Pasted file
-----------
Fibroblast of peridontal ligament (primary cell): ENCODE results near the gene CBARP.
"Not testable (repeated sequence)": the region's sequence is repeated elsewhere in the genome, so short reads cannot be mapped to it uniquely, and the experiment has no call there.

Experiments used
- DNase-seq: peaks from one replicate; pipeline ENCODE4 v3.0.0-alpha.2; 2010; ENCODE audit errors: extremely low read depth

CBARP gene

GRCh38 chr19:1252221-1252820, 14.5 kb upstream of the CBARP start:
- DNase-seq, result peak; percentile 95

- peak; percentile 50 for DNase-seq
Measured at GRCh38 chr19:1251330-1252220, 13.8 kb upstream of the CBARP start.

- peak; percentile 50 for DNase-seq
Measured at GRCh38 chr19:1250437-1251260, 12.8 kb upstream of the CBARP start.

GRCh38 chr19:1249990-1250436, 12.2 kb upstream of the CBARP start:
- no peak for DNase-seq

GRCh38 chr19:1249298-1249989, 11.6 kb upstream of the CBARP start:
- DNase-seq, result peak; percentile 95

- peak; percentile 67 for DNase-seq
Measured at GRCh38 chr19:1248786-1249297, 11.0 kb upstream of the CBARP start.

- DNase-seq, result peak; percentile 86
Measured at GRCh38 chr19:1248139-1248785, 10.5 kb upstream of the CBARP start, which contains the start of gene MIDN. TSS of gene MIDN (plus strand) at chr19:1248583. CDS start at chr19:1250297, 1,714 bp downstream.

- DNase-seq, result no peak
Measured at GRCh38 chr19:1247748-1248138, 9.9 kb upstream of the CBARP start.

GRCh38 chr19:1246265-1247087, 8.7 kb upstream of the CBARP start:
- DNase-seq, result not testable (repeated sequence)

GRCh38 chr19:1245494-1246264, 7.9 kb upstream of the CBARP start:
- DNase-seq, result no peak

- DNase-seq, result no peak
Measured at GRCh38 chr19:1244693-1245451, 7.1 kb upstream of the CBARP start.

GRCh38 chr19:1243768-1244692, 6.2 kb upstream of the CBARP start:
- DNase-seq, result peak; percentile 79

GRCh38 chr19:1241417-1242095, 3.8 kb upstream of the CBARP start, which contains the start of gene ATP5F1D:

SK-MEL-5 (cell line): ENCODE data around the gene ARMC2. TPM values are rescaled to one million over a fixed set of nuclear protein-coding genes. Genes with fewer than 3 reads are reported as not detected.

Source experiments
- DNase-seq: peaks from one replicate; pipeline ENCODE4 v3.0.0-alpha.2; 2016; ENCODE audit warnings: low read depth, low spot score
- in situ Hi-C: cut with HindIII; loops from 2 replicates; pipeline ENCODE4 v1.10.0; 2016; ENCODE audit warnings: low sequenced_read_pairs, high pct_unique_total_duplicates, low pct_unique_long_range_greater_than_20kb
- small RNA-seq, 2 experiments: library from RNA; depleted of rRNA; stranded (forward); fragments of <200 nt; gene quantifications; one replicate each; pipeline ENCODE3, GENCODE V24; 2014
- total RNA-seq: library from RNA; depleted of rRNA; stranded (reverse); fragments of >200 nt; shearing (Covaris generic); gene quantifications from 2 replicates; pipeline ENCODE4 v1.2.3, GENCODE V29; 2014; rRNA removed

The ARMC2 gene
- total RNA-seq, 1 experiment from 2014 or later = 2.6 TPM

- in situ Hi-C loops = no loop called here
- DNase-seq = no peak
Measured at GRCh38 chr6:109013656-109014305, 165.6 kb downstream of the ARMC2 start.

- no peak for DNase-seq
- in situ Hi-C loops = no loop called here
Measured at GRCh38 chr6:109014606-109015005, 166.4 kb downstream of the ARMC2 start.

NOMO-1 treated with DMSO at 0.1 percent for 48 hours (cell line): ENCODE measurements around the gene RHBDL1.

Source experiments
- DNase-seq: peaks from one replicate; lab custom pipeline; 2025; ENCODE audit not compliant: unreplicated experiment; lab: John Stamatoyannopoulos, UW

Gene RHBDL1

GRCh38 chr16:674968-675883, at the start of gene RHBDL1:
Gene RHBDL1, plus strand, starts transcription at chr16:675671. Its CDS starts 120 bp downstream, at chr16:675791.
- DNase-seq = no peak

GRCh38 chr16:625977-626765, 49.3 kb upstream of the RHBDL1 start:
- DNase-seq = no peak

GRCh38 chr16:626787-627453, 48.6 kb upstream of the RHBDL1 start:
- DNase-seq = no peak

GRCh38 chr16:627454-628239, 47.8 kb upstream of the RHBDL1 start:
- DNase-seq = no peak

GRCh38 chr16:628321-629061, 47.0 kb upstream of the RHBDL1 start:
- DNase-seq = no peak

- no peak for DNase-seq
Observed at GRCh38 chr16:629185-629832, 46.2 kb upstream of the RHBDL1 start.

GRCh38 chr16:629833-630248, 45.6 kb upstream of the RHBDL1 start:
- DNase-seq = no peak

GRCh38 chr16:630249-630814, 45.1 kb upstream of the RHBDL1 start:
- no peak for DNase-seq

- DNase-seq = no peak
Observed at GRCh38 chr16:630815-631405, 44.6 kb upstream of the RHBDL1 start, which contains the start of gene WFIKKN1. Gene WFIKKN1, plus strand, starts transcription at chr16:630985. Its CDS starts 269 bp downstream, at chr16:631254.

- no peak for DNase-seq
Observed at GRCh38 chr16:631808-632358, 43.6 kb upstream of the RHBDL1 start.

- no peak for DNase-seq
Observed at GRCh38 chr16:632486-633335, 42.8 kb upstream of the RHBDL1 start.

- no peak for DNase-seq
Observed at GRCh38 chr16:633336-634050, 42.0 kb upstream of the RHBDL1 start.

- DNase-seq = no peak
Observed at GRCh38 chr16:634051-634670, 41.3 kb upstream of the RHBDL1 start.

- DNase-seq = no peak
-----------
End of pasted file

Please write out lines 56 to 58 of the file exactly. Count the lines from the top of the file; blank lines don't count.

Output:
GRCh38 chr16:627454-628239, 47.8 kb upstream of the RHBDL1 start:
- DNase-seq = no peak

GRCh38 chr16:628321-629061, 47.0 kb upstream of the RHBDL1 start: